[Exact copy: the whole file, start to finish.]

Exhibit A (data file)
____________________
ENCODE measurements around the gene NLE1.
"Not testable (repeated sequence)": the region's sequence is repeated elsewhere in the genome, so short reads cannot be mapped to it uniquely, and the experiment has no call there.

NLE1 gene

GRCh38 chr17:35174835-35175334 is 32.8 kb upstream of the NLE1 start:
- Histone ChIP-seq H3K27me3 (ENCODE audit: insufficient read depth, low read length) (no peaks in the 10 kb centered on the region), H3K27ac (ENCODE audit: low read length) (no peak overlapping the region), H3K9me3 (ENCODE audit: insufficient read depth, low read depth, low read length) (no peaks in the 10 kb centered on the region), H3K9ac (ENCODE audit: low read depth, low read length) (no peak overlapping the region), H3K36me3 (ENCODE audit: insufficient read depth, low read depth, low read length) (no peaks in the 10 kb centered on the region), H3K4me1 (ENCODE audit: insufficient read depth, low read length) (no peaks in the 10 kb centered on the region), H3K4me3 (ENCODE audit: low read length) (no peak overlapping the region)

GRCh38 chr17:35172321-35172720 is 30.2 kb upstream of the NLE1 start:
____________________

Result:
ENCODE measurements around the gene NLE1.
"Not testable (repeated sequence)": the region's sequence is repeated elsewhere in the genome, so short reads cannot be mapped to it uniquely, and the experiment has no call there.

NLE1 gene

GRCh38 chr17:35174835-35175334 is 32.8 kb upstream of the NLE1 start:
- Histone ChIP-seq H3K27me3 (ENCODE audit: insufficient read depth, low read length) (no peaks in the 10 kb centered on the region), H3K27ac (ENCODE audit: low read length) (no peak overlapping the region), H3K9me3 (ENCODE audit: insufficient read depth, low read depth, low read length) (no peaks in the 10 kb centered on the region), H3K9ac (ENCODE audit: low read depth, low read length) (no peak overlapping the region), H3K36me3 (ENCODE audit: insufficient read depth, low read depth, low read length) (no peaks in the 10 kb centered on the region), H3K4me1 (ENCODE audit: insufficient read depth, low read length) (no peaks in the 10 kb centered on the region), H3K4me3 (ENCODE audit: low read length) (no peak overlapping the region)

GRCh38 chr17:35172321-35172720 is 30.2 kb upstream of the NLE1 start: